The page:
1. The attached Report and Recommendation (Docket No. 29) is ADOPTED in part and MODIFIED in part, as described in this Memorandum and Order.

2. Defendant's Motion to Dismiss is DENIED without prejudice.

3. This case is REFERRED to the Magistrate for pretrial purposes, including a Report and Recommendation on any motion for summary judgment.

REPORT AND RECOMMENDATION ON DEFENDANT UNITED STATES' MOTION TO DISMISS ( DKT. NO. 19)

CABELL, U.S.M.J.:

This matter comes before the Court on the United States' Motion to Dismiss. (Dkt. No. 19). Hoff Stauffer ("the plaintiff" or Stauffer) is the administrator of the estate of his late father, Carlton Stauffer. In 2013, Stauffer filed several years' worth of estate tax returns with the United States Internal Revenue Service (the IRS or "the defendant"), and requested for the 2006 tax year a refund for an overpayment of more than $100,000. The IRS denied the claim as untimely under the statute. The plaintiff concedes that he filed the refund claim late but argues that the limitations period was tolled because his father was financially disabled during the relevant period. The defendant argues that the failure to comply with the statute's timing requirements divests the Court of subject matter jurisdiction. For the reasons discussed below, I recommend that the defendant's motion to dismiss be denied.

Though the complaint names the Internal Revenue Service, the proper defendant in civil actions for federal tax refunds is the United States. See 28 U.S.C. § 1346(a)(1).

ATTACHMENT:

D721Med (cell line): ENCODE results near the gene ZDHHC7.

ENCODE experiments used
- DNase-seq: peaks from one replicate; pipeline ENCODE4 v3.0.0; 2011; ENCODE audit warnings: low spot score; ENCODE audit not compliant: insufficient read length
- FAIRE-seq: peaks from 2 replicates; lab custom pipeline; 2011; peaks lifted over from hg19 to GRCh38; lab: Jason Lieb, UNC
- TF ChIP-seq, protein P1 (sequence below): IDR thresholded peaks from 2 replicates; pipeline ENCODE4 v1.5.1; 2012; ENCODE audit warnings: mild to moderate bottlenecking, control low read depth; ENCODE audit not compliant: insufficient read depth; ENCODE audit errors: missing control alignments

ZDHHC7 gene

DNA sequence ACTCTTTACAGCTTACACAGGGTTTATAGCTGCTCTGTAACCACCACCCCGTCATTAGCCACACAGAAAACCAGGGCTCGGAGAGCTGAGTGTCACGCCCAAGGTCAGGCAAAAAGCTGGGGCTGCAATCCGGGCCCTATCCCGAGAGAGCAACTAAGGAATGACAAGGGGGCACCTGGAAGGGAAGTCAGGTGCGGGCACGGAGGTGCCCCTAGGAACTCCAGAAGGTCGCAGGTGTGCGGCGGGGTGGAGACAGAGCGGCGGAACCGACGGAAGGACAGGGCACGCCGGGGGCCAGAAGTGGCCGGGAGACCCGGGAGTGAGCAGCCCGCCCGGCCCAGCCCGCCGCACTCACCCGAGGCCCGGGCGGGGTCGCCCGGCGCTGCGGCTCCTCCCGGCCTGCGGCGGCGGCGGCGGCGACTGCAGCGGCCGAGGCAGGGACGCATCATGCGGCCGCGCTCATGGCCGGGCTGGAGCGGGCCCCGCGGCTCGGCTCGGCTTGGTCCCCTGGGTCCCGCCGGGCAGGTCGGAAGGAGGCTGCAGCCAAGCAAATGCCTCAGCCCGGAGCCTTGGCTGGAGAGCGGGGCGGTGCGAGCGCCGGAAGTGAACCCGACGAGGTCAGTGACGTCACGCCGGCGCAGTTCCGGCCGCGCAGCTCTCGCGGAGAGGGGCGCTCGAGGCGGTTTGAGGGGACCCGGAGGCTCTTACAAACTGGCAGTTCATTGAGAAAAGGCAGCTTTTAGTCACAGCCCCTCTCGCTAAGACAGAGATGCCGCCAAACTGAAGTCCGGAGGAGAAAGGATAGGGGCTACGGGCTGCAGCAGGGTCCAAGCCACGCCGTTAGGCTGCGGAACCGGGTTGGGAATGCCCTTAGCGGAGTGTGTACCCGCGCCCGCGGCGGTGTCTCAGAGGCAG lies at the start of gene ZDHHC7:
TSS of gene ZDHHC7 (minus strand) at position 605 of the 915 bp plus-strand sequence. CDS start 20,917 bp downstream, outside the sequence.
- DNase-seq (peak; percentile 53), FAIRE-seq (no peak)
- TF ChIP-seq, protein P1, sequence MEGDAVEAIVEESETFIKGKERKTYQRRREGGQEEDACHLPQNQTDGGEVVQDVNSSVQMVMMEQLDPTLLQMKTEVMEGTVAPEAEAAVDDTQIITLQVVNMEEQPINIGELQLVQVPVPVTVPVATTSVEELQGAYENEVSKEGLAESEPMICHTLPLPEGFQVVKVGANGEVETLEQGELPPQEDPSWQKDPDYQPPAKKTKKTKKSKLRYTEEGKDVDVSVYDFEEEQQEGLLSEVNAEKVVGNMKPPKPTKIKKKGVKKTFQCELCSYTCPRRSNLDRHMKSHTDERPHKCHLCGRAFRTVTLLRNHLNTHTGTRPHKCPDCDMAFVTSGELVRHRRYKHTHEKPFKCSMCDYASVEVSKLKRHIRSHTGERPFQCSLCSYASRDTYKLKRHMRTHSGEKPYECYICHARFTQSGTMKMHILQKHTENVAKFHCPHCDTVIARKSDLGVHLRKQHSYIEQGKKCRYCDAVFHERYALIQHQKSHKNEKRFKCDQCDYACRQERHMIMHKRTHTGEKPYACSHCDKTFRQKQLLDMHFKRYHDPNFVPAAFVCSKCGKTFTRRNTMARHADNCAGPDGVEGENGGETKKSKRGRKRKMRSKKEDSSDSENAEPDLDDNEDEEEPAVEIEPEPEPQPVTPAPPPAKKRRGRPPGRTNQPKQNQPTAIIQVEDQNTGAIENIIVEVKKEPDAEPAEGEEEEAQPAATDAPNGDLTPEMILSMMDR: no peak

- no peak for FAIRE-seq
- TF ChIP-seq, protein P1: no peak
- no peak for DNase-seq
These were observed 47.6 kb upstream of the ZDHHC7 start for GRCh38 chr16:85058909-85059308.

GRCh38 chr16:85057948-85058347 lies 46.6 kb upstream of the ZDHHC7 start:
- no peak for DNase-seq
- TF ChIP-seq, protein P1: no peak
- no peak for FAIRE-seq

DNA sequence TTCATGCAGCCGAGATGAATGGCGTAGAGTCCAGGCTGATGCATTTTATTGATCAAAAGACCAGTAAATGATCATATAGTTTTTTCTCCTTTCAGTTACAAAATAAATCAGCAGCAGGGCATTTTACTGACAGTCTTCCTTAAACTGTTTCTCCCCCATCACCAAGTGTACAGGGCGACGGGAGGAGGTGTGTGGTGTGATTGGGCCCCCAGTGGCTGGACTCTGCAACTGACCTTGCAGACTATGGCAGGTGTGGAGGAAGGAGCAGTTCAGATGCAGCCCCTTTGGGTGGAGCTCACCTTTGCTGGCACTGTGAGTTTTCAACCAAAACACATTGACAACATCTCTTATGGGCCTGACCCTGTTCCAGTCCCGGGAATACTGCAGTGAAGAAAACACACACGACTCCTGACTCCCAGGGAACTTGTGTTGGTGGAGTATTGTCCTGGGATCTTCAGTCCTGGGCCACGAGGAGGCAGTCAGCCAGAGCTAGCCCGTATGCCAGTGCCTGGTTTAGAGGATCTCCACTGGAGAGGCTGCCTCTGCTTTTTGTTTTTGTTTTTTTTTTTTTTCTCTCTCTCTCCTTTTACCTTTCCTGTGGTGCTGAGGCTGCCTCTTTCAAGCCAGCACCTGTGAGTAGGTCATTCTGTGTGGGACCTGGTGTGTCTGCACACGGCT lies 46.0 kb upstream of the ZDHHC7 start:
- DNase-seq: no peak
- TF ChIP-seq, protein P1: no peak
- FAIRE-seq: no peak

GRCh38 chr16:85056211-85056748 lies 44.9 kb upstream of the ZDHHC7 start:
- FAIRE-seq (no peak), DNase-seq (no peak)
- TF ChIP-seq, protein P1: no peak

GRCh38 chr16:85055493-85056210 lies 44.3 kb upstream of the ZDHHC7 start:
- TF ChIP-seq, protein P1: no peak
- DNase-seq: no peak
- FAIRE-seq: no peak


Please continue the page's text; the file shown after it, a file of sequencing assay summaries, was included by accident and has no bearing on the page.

I. RELEVANT FACTS

The relevant facts framing the lawsuit are apparently not in dispute. Carlton Stauffer passed away in October 2012 at the age of 90 and the plaintiff became the administrator of the estate. (Compl. ¶¶ 5–6). In the course of fulfilling that role the plaintiff discovered that his father had neglected to file tax returns for the tax years 2006 through 2012. (Compl. ¶ 6). Seeking to rectify the delinquency, the plaintiff filed the outstanding returns on or about April 26, 2013. (Compl. ¶ 7). Relevant here, the estate claimed that it overpaid taxes for the 2006 tax year by $137,403, and the plaintiff accordingly requested a refund for that amount. (Compl. ¶ 7).

On or about February 18, 2014, the IRS denied the request for refund as untimely under 26 U.S.C. § 6511. (Compl. ¶ 8). The plaintiff pursued the claim via the IRS's internal appeals process. (Compl. ¶ 8). The IRS will excuse a late filing if the taxpayer was "financially disabled." 26 U.S.C. § 6511(h). In that regard, the plaintiff submitted a written explanation from a licensed psychologist who had previously treated Carlton Stauffer from 2001 until his death in 2012. (Compl. ¶ 9). The psychologist's explanation detailed a variety of mental and physical conditions which, he opined, had prevented Carlton Stauffer from managing his financial affairs from at least 2006 until his death. (Id. ).

By letter dated December 2, 2014, the IRS preliminarily rejected the plaintiff's claim. (Compl. ¶ 11). The IRS stated that while it will accept an explanation from a "physician," a psychologist is not a physician under the definition contained in Revenue Procedure 99–21. (Compl. ¶¶ 11–12). On January 7, 2015, the IRS formally denied the plaintiff's claim for a refund. (Compl. ¶ 14).

II. PROCEDURAL HISTORY

The plaintiff filed this action on February 5, 2015. The complaint asserts jurisdiction pursuant to 26 U.S.C. § 7422, 28 U.S.C. §§ 1402, 1349, 1346 and 1331, and seeks a judgment for the amount of the overpayment for the year 2006, plus interest, litigation costs and attorney's fees. On May 3, 2016, the defendant moved to dismiss for lack of jurisdiction. On May 17, 2016, the plaintiff opposed the motion.

III. LEGAL STANDARD